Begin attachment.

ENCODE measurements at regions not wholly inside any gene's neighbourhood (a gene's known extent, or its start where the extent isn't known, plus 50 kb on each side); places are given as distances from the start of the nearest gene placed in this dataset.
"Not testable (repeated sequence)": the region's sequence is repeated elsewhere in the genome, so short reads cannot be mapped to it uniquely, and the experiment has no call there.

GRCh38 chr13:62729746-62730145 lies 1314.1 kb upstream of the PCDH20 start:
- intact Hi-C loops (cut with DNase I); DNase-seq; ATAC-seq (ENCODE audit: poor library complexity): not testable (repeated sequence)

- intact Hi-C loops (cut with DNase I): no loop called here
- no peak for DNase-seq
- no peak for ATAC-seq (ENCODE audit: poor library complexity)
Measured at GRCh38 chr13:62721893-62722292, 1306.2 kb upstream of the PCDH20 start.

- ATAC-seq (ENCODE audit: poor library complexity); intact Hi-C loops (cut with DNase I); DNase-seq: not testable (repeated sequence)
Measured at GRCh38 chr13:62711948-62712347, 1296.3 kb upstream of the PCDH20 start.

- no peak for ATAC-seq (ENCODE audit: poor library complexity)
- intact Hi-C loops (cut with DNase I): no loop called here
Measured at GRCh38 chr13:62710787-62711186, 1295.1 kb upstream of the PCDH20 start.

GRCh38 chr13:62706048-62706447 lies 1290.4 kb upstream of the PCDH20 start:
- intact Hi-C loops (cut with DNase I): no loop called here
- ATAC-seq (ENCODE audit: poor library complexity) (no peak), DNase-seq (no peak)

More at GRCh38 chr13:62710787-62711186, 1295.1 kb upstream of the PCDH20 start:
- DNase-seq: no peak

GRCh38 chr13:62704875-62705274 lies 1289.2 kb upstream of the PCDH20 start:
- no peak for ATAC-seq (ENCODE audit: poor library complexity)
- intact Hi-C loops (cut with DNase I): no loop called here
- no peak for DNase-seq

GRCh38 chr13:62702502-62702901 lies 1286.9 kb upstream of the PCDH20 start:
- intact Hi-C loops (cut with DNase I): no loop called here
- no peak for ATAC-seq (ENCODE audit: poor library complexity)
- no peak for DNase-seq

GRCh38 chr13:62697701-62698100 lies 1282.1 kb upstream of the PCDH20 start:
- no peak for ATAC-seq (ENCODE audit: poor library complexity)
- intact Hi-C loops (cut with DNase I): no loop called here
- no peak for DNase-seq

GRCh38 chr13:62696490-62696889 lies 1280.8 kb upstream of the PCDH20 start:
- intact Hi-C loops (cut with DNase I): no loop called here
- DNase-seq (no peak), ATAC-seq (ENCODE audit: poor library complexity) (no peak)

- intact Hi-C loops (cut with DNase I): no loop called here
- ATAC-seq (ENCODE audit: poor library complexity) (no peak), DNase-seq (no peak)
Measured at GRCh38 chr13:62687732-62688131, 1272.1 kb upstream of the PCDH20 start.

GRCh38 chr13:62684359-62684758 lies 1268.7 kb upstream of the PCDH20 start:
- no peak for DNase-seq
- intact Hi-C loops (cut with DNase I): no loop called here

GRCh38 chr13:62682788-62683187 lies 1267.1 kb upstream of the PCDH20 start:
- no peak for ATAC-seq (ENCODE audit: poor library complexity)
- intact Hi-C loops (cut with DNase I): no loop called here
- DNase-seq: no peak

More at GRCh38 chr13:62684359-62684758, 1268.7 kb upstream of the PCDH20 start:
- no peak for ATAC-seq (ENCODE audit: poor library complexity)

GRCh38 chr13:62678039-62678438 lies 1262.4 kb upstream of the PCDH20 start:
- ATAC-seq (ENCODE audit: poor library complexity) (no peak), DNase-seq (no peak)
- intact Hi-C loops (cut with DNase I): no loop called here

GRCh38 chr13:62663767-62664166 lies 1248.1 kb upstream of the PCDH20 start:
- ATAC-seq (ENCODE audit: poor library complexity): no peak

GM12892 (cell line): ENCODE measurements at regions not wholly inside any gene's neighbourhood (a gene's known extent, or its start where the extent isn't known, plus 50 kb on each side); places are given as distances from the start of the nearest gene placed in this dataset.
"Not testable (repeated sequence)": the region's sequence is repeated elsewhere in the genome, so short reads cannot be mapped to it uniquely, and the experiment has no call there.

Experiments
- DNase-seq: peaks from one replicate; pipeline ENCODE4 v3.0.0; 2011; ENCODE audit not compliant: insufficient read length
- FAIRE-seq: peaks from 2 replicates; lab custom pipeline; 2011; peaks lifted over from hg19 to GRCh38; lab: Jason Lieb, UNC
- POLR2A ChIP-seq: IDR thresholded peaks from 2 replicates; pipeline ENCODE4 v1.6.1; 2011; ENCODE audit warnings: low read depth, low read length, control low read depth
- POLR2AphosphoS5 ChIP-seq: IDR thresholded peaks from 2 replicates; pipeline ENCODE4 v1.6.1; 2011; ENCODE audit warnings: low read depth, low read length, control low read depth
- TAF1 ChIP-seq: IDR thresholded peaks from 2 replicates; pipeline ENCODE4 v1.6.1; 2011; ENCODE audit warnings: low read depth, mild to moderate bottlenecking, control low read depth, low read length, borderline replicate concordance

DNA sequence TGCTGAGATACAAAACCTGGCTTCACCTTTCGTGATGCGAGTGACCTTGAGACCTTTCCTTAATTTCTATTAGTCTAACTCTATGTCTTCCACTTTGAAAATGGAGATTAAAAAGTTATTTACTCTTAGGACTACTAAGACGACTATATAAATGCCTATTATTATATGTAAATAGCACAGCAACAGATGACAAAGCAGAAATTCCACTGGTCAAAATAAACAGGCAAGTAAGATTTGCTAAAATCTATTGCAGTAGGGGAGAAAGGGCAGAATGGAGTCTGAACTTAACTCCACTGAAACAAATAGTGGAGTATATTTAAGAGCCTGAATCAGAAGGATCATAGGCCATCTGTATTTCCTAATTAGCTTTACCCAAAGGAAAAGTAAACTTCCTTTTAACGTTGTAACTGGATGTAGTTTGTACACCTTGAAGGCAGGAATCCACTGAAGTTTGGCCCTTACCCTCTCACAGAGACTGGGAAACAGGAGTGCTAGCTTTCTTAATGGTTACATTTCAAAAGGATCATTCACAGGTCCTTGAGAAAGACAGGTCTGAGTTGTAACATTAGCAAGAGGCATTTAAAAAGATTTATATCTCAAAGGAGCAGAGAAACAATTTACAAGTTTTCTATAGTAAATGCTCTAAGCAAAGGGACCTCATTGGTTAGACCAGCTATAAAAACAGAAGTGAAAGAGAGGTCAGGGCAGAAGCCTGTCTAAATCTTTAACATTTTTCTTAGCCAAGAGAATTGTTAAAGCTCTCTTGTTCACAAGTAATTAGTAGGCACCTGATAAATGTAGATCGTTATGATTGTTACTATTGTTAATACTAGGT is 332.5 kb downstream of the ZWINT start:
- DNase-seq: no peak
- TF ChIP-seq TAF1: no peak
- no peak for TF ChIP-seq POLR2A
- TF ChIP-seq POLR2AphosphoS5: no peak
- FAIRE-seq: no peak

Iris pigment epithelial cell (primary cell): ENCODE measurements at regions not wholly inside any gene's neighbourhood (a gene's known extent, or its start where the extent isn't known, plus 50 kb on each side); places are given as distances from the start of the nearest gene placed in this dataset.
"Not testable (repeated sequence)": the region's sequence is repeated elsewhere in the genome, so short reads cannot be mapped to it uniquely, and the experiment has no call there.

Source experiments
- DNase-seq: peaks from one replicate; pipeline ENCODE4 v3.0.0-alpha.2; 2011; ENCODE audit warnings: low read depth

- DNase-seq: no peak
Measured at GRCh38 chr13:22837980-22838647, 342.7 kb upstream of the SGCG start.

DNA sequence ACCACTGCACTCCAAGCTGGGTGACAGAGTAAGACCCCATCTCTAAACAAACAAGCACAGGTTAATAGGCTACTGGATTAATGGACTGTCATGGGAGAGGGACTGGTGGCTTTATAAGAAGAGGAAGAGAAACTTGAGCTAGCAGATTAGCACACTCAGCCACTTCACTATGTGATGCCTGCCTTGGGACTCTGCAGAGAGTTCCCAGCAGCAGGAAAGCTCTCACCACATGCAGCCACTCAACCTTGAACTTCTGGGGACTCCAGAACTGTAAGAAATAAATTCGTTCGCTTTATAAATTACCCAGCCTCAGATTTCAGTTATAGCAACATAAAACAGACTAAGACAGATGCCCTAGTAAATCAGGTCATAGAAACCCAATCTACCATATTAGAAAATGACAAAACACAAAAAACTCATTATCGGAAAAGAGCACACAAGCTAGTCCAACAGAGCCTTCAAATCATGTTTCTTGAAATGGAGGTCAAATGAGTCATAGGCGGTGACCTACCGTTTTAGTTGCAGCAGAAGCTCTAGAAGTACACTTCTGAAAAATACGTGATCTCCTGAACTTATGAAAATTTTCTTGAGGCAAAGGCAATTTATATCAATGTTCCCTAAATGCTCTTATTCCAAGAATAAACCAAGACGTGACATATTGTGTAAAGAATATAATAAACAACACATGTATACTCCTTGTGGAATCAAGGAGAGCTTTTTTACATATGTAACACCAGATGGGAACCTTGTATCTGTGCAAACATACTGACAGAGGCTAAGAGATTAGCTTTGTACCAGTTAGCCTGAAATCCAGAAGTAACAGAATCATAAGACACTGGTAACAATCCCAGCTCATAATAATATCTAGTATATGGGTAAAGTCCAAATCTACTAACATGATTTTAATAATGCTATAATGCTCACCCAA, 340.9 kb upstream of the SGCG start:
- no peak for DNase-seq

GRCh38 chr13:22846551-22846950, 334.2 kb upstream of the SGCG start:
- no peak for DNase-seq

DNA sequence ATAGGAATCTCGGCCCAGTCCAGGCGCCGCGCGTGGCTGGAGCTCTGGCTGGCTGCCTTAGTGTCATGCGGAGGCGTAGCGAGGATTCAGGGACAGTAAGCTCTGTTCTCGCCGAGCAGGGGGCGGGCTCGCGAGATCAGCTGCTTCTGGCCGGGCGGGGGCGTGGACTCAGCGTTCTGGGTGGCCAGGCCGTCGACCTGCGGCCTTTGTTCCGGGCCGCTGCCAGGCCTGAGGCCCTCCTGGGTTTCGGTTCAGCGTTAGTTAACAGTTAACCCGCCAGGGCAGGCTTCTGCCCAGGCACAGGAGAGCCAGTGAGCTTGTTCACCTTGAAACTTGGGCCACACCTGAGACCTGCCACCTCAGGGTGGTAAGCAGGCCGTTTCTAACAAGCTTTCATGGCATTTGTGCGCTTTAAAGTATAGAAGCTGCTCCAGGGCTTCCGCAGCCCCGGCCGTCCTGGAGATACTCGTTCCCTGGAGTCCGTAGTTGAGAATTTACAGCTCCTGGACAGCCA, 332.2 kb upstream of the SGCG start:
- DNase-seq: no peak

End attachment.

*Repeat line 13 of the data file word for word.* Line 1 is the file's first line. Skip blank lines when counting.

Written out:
Measured at GRCh38 chr13:62710787-62711186, 1295.1 kb upstream of the PCDH20 start.